* Trump White House openly discusses extorting Time Warner and AOL to manipulate CNN coverage, no one bats an eye.

* Head of Office of Government Ethics resigns, sending President Trump a serious message. The message is “you can do whatever you want and nobody will stop you.”

4 dumb ideas that centrist Democrats simply adore.

Mark Penn has been giving shitty advice for literally forever. But don’t worry, we’ve got this.

Meet the populist Wisconsin Democrat looking to dethrone Paul Ryan.

* But in truth the Declaration wasn’t quite the singular achievement we remember it to be. As it turns out, nearly 100 other “declarations of independence” had already been issued in the months leading up to July 4th, 1776, by states, towns, counties, and assorted other bodies. The Declaration of Independence endorsed at the Continental Congress that July wasn’t a bolt out of the blue: It was more like a final draft in a loose, many-centered, wide-ranging process, authored not by one man but by a chorus of voices in a fledgling nation whose people had caught independence fever and were suddenly proclaiming it with contagious enthusiasm.

* Hobby Lobby Agrees to Forfeit 5,500 Artifacts Smuggled Out of Iraq.

* No SWAT Zone: Resisting police militarization under Trump.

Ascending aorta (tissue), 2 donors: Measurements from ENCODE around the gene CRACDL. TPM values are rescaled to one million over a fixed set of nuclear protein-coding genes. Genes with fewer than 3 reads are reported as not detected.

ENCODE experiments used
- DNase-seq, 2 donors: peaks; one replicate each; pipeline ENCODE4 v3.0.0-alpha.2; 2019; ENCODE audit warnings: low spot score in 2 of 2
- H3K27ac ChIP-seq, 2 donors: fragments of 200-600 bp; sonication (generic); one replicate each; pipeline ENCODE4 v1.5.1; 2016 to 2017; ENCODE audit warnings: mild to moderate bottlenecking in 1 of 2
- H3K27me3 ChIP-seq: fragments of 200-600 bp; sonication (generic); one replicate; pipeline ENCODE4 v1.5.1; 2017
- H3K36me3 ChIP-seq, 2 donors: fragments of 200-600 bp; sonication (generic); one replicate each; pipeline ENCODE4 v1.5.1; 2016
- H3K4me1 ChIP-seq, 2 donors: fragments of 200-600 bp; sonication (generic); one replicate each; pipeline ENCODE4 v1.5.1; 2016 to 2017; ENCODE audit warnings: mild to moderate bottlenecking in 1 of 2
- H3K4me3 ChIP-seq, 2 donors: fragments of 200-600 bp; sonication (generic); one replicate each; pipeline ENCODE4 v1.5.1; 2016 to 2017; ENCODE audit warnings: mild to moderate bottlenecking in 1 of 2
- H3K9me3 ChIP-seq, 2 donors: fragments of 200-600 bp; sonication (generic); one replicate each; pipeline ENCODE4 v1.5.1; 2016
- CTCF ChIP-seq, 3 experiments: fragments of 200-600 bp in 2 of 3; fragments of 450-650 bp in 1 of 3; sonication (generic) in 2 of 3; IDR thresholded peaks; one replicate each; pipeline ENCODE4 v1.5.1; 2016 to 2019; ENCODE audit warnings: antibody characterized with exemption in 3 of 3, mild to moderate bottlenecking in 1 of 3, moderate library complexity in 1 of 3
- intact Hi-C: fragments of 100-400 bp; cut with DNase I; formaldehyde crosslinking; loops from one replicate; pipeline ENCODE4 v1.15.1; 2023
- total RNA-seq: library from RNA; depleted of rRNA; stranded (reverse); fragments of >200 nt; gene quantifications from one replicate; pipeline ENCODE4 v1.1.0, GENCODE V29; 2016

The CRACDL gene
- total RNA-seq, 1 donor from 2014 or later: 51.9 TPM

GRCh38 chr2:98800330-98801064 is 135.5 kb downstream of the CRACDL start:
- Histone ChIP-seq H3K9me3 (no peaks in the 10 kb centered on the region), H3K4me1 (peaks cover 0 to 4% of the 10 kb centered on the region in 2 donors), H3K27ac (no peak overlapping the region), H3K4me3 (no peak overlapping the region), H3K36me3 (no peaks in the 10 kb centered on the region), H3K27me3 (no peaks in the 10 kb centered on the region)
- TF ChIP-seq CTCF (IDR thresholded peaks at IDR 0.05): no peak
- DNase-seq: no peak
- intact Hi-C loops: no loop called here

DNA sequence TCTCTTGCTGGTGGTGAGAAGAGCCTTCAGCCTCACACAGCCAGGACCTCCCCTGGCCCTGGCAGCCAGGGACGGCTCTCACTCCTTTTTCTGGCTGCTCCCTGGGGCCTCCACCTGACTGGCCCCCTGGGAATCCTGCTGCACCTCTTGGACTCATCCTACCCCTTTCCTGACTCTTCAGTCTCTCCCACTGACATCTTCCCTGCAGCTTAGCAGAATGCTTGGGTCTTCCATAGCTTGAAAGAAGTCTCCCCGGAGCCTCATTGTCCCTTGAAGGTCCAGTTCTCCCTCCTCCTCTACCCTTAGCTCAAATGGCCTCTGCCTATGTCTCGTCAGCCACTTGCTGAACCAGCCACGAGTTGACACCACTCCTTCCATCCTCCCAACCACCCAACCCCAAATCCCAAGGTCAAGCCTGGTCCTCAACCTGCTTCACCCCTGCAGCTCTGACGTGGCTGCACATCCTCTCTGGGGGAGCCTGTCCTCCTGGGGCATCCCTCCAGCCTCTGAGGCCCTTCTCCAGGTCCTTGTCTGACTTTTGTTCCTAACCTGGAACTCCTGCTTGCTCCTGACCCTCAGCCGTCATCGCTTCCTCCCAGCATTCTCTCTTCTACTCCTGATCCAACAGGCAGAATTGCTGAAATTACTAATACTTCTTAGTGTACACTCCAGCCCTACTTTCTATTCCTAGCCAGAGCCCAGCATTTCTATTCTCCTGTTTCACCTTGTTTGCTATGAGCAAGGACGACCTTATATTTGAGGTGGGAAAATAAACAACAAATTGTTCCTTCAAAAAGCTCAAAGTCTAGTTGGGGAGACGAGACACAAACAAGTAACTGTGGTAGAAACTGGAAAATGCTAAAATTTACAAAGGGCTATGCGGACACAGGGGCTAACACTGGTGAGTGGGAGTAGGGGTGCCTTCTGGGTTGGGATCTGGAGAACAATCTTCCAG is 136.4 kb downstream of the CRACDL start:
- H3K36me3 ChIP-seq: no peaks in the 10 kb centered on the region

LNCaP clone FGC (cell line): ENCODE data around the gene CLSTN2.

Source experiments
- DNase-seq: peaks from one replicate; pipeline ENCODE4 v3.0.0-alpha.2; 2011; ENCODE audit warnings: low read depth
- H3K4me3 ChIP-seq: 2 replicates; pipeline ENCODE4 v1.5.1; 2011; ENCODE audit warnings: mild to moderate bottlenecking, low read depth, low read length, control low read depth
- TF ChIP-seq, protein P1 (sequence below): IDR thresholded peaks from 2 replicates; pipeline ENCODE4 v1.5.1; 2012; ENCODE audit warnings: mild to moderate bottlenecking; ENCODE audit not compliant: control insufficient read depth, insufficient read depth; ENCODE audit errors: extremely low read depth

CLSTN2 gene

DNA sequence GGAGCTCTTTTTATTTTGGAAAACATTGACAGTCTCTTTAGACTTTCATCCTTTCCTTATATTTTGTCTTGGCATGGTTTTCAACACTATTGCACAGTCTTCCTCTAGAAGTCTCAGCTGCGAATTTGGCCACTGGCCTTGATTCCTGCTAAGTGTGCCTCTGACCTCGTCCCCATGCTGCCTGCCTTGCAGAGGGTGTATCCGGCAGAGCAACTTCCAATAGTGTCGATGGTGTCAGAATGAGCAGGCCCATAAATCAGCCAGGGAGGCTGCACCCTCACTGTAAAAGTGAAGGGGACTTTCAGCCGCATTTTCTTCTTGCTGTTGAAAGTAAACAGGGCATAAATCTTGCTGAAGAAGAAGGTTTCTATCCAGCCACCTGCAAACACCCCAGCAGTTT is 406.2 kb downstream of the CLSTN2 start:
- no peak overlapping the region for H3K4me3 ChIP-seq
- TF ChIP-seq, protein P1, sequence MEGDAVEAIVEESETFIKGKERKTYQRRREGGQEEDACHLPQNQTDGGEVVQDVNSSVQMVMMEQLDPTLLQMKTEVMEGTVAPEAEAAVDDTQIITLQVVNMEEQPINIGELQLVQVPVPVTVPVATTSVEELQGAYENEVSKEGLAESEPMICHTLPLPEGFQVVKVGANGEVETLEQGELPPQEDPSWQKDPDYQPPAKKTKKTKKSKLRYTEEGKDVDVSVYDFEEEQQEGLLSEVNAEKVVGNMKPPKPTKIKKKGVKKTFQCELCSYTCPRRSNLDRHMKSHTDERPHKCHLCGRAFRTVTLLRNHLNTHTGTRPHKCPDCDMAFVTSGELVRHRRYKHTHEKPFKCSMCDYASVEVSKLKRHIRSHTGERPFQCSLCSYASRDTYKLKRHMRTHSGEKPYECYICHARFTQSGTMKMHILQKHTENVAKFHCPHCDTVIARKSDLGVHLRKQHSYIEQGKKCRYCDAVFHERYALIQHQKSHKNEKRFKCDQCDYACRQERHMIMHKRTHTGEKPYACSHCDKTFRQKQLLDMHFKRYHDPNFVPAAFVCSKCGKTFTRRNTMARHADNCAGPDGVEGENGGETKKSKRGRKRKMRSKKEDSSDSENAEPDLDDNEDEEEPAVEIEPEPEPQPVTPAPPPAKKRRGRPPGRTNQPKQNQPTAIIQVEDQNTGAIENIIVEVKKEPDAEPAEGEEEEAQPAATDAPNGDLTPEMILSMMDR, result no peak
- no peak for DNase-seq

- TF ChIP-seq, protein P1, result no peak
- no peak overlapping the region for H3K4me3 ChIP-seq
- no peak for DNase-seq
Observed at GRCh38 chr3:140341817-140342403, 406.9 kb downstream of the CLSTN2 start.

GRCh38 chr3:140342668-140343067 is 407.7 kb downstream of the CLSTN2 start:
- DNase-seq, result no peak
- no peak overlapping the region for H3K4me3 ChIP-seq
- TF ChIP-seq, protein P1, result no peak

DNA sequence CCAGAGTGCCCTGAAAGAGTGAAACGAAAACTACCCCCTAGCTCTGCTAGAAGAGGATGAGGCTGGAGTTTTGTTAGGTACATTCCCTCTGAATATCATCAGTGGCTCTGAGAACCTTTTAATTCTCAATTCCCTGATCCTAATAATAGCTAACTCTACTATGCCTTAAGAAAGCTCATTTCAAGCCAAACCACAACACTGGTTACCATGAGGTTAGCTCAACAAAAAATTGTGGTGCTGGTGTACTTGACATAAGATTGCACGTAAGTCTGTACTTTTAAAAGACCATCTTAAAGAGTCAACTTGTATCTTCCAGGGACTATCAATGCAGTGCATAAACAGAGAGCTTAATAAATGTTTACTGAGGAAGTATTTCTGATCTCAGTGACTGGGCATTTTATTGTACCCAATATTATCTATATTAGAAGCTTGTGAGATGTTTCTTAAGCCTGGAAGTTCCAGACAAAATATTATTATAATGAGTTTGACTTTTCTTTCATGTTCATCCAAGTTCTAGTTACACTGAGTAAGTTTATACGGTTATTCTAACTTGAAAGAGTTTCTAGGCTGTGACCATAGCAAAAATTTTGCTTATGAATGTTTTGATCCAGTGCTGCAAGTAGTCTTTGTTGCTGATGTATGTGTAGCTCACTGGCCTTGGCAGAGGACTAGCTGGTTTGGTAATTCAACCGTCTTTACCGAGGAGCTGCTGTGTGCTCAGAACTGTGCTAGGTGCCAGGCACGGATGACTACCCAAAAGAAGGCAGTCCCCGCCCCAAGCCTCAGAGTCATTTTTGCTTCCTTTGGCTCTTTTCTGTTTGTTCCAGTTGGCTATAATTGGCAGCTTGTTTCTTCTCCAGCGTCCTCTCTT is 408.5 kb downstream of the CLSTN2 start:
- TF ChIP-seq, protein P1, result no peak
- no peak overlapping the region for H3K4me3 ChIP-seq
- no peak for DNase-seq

* Mom Feared Beating by United Employees — So She Gave Up Toddler Son’s $1000 Seat to Standby Passenger. It’s clear the time has come for United to be abolished.

* Rick Perry left his smart-guy glasses at home today. Check out 2nd Term SS 1970.

* Arizona Court Overturns In-State Tuition for Some Immigrants.

Facebook and Google gobble ’99 per cent of new digital ad cash.’ Media buyers warn Facebook viewability ‘diabolical and horrible.’ Taxonomy of Humans According to Twitter.

* Easily the most boundary-pushing, offensive path they should have chosen: South Park to Lay Off Trump Jokes, Focus on Childhood Antics.

* The poverty of expanded universes: Man, Rey and BB-8 Went Through a Lot During Their One Night on Jakku.

This is how climate change will shift the world’s cities.

* It really is their century.

* An editing error, you say.

* When your book only sells sixty copies. Don’t tell me what to do. Or, the utopian impulse. And they hated Jesus because he told them the truth.

Liiiiiiiiiiiiiiinks!

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* Once more, with feeling: Should You Go to Graduate School?